‘Spider-Man: Homecoming’ Review: How Great Is Friendly Teenage Spider-Man?

It may be the sixth Spider-Man film in just 15 years, but this film feels fresh and fun.

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“I’m nothing without the suit,” Peter Parker/Spider-Man (Tom Holland) tells Tony Stark/Iron Man (Robert Downey Jr.) in Spider-Man: Homecoming — the sixth film about the web-slinger in less than two decades. “If you’re nothing without the suit, you shouldn’t have it,” Stark replies.

Since Tobey Maguire (Spider-Man 1, 2 and 3) and Andrew Garfield (The Amazing Spider-Man 1 and 2) put on the spandex, both in their late twenties when cast, it’s easy to forget Parker is Marvel’s biggest teen superhero. For once we have an actor close to Parker’s age; when you see Holland’s face drop after revealing he feels like a nobody, it hits close to the malaise of associated with being a teenager.

Youth is the strength of Spider-Man: Homecoming, a film that’s grounded by Parker’s search for an identity in the shadow of his alter-ego and the explosive life of a superhero.

Training Wheels

Spider-Man: Homecoming ditches a re-tread of Spider-Man’s origin story — worthy of a sigh of relief — and picks up where he was introduced in Captain America: Civil War. Sony and Marvel now share custody of the character so he’s free to roam in the Marvel Cinematic Universe with a lot of faith placed on audiences to know the character’s history.

After an prologue establishes the villain — Adrian Tooms/The Vulture (Michael Keaton), a salvager who strips parts form the alien technology from The Avengers and turns them into weapons — we see Parker’s point of view of the airport battle from Civil War shot on his smartphone. By opening the film with what looks like a series of Instagram stories, director Jon Watts (Cop Car) set the youthful tone by wedging the film into a 1:1 aspect ratio and you’re locked in the modern teenage mindset of Parker.


With the help of a new gadget-filled swiss army Spider-Man suit, Parker sets out to be a superhero with aspirations of joining The Avengers with help from his mentor (Stark) while being reminded he’s a zero in the halls of his high school.

While they’ve ditched Spider-Man’s origins, the training wheels are still on in Spider-Man: Homecoming. Parker is scrappy and reckless swinging around Queens trying to help people with mixed results. Spider-Man is still a street-level hero and spends most of his time web-slinging around suburbia, which shows that he hasn’t graduated to dangling off skyscrapers yet. In one of the major action sequences, Spider-Man tries to rescue people trapped in the Washington Monument during a school field trip. Before swinging off the top of the spire he stops to say he’s nervous because he’s never been that high before.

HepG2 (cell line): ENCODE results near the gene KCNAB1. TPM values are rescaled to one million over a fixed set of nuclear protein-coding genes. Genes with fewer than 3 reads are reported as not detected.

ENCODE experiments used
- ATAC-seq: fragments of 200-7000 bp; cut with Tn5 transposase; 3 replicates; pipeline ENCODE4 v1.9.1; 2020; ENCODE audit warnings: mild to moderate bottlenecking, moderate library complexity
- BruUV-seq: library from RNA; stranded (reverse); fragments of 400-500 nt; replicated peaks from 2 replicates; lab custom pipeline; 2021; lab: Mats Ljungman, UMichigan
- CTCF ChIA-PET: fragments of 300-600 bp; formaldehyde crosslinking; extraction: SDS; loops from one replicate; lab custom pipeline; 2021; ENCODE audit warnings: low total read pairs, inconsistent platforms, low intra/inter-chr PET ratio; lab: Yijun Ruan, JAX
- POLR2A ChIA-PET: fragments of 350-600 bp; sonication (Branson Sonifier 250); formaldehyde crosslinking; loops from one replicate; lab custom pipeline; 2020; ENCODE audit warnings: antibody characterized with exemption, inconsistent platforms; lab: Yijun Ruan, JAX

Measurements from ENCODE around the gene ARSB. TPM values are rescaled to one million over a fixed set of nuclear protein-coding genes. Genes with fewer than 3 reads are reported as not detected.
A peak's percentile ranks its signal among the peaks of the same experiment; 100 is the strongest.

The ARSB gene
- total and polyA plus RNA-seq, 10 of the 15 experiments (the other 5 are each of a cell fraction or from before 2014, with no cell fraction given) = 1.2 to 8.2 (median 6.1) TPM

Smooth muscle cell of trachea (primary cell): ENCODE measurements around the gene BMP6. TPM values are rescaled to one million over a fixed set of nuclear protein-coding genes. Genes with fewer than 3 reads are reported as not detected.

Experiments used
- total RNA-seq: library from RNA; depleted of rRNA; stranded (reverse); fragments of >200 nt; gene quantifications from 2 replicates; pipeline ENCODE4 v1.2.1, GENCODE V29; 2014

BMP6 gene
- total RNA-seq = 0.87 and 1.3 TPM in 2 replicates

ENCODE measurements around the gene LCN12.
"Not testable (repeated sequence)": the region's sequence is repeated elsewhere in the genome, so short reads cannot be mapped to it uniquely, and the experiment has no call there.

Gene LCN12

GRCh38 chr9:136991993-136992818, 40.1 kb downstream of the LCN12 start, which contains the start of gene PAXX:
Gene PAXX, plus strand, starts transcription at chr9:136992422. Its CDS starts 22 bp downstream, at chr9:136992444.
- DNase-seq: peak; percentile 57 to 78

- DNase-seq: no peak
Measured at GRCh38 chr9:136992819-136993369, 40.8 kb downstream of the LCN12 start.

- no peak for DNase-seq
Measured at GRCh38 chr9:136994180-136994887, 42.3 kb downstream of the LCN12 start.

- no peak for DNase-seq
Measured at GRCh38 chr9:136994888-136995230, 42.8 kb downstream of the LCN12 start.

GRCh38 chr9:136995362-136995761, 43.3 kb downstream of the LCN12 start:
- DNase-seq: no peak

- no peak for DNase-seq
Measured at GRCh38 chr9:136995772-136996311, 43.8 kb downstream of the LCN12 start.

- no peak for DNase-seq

Parker growing into his confidence as Spider-Man has a little hubris to it. He spends most of the film thinking he’s doing the right thing without understanding what it means to be a hero, and that’s why the time he spends outside the costume matters the most.

This Isn’t Emo Spider-Man

Marvel’s comic books have always excelled at presenting superheroes burdened by real-world problems and it clicks perfectly in Spider-Man: Homecoming. The film does everything it can to set Parker on the right moral path without uttering the iconic phrase associated with his journey to becoming a hero: “with great power comes great responsibility”. You can hashtag most of what Parker does in this film with: #epicfail, but it’s the scrappy version of the character that blends with the mindset of a teenager.

And it’s not all gloomy; this isn’t Emo-ManSpider-Man: Homecoming is meant to be a welcome home party for Marvel and they maximise the fun. Parker’s best friend, Ned (Jacob Batalon), is a constant reminder of the awesomeness of superheroes with an endless number of questions and ideas for his buddy. From under the mask, Holland manages to nail Parker’s quips and relentless positive vibe as Spider-Man with only his voice and the eyes on his mask that move like a camera shutter as he reacts to things.

Zendaya gets all the great zingers playing cynical classmate, Michelle, and Tony Revolori is great as the preppy pest, Flash Thompson. Spider-Man: Homecoming also posits the adult characters, most of them teachers at Parker’s school, as oddballs. The divide between adults and teens is reminiscent of the way adulthood was presented in John Hughes’ teenage movies like Sixteen Candles and Ferris Bueller’s Day Off (at one point the latter is even referenced).

This is a coming home party thrown by Marvel.

The action is a blast, albeit, a little too repetitive when it comes to the big showdowns between Spider-Man and The Vulture toward the finale. The Vulture is an okay bad guy with a working-class grudge against superheroes and the government when it comes to the collateral damage their battles have caused in previous Marvel movies. Keaton does a lot with very little when it comes to The Vulture and his best scenes are when he’s face-to-face with Parker once the film drops a few great twists. Anytime Watts shoots Keaton in a close-up, the sinister magic of his eyes and upper brow bring the terror.

Spider-Man: Homecoming puts Peter Parker the teenager first, and piles superhero woes on top of him, but it never loses its sense of mirth. After all, as the title suggests, this is a coming home party thrown by Marvel and it’s a really fun time out with the web-head.

Spider-Man: Homecoming is in cinemas now.

Cameron Williams is a writer and film critic based in Melbourne who occasionally blabs about movies on ABC radio. Co-founder of Graffiti With Punctuation and The Popcorn Junkee. He has a slight Twitter addiction: @MrCamW.

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